Now, here is the difficult question, and you know what it's like, in Jivamukti we ask a lot of difficult and sometimes unpopular questions. Why is it that even as we understand satiating hunger is a basic need, we (as a society) still continue to live in a way that perpetuates hunger?
Some facts: 925 million people go hungry every single day. Every 12 seconds, a child dies from a hunger-related disease. And yet, the world produces enough food. It's just that we are not using the calories and nutrients efficiently. A third of the world's crops goes to feed the 60 to 70 billion land animals used and killed for their meat, dairy, and eggs. 70% of grain production is fed to those animals instead of directly to humans. That means, on a scale we can more easily understand, that the feed cost of an 8-ounce steak will fill up to 45-50 bowls of cooked cereal grains. There is enough food, it's just the food doesn't go to the people who need them because the commercial demand is in meat, dairy, and eggs. Of course, there are other problems with food distribution and food politics, but we cannot deny that the very basic choice of what we eat affects the basic need of others.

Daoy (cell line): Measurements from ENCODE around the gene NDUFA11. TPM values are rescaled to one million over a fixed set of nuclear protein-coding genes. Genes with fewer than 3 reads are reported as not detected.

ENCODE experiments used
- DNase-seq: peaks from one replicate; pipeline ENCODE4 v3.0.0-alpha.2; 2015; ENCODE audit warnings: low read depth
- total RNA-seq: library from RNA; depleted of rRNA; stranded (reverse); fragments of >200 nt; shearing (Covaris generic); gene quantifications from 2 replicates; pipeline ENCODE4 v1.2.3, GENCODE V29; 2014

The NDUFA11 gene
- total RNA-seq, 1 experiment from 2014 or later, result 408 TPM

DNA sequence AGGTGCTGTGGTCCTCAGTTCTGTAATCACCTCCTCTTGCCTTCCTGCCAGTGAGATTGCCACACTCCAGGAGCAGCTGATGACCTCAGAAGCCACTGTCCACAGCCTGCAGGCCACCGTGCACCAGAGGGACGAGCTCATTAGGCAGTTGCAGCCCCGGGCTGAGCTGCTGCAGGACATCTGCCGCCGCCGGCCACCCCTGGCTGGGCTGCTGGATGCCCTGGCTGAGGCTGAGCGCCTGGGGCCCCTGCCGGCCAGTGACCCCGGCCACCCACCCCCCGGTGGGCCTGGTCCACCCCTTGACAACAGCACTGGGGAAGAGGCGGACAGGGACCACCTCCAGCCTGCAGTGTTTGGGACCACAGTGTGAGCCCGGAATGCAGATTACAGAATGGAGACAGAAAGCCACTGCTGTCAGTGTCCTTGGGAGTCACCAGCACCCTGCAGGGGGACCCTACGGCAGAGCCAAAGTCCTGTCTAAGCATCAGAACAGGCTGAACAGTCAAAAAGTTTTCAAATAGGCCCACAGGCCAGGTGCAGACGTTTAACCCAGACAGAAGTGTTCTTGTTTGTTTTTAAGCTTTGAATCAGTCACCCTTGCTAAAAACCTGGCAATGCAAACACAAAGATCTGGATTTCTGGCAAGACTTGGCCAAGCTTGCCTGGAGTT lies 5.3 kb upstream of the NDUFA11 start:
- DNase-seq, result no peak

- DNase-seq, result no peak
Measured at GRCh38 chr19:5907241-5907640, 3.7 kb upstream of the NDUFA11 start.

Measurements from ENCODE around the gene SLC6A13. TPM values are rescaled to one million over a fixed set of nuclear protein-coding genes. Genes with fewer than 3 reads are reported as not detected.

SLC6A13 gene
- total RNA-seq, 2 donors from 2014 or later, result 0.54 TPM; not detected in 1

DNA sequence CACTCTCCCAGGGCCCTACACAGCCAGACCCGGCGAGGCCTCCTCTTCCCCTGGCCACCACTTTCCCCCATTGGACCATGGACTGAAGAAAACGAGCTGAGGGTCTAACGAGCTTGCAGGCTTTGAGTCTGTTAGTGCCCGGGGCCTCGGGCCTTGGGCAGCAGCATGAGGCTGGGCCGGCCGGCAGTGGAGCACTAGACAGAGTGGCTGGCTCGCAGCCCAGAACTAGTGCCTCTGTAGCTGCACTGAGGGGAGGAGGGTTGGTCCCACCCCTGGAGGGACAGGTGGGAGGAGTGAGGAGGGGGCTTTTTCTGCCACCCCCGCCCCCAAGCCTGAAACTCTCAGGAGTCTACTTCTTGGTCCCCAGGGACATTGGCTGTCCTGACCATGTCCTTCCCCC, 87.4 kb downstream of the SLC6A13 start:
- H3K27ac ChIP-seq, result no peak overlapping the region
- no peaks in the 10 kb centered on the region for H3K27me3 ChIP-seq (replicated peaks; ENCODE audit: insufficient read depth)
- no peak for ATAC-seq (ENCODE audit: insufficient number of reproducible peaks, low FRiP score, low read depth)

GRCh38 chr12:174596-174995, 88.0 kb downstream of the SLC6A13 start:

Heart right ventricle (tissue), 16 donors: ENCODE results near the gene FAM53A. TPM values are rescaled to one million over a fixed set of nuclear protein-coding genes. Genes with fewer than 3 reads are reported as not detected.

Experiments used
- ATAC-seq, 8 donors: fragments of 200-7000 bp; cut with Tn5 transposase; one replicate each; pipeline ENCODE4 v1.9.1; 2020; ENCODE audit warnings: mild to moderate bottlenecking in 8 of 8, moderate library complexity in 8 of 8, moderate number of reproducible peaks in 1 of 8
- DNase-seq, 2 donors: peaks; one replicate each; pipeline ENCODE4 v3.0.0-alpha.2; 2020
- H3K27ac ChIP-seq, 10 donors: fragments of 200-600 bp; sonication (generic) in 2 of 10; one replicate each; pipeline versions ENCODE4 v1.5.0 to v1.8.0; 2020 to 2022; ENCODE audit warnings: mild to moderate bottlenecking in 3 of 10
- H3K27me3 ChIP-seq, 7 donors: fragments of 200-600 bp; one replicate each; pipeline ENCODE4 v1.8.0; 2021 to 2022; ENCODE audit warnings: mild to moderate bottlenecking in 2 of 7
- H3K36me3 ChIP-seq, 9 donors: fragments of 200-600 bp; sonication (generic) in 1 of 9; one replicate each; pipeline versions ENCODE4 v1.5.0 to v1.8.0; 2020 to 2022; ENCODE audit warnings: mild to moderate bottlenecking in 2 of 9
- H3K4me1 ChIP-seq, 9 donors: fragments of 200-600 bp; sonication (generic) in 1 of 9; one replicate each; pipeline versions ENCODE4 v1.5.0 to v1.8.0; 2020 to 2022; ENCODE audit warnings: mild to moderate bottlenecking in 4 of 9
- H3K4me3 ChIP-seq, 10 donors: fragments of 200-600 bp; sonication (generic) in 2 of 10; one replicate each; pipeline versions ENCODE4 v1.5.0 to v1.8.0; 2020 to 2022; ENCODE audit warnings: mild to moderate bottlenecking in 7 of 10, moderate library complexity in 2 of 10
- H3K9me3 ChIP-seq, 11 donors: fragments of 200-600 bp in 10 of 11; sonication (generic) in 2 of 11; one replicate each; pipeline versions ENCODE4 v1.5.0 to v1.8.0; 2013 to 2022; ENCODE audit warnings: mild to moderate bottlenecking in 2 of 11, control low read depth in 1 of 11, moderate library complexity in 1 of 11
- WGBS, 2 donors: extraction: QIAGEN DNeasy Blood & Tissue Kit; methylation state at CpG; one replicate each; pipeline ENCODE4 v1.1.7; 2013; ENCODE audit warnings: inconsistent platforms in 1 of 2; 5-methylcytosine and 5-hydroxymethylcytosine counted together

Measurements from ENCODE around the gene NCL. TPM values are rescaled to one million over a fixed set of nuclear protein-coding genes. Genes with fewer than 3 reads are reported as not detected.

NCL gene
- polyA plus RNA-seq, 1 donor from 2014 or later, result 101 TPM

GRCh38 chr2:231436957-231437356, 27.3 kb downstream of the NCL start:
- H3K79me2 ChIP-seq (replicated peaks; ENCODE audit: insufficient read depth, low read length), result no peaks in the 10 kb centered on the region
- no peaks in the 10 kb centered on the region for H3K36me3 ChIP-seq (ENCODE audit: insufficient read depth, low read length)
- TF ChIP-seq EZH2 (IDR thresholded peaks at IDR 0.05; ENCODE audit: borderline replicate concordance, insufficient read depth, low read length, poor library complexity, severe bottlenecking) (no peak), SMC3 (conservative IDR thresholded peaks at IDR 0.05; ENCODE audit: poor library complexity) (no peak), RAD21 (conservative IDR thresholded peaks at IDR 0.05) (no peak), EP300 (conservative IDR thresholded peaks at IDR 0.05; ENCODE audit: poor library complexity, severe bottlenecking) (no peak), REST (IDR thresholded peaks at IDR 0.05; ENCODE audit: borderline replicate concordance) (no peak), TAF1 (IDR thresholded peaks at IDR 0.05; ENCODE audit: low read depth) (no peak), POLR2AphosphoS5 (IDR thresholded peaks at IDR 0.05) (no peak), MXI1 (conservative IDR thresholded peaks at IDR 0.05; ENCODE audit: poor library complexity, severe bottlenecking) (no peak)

The focus of the month in Jivamukti is called "Back to Basics", and we can use it as a reflection point to look at the world's most complicated problems and come up with the most basic solutions, solutions that we can all participate in, without waiting for a government or politician or world order to change, solutions so basic that each and every person can implement them now. How about that?
Offer your intention to someone who is hungry right now. If you have an image in your mind, a person you once encountered, a person whose picture you once saw, think of this person and offer your intention to him or her. Then take it beyond intention and into action. Pledge a vegan meal or two or three, and take it from there. Challenge yourself to go as far as you can to alleviate the hunger of this person and others like him or her.
Lokah samastah sukhino bhavantu.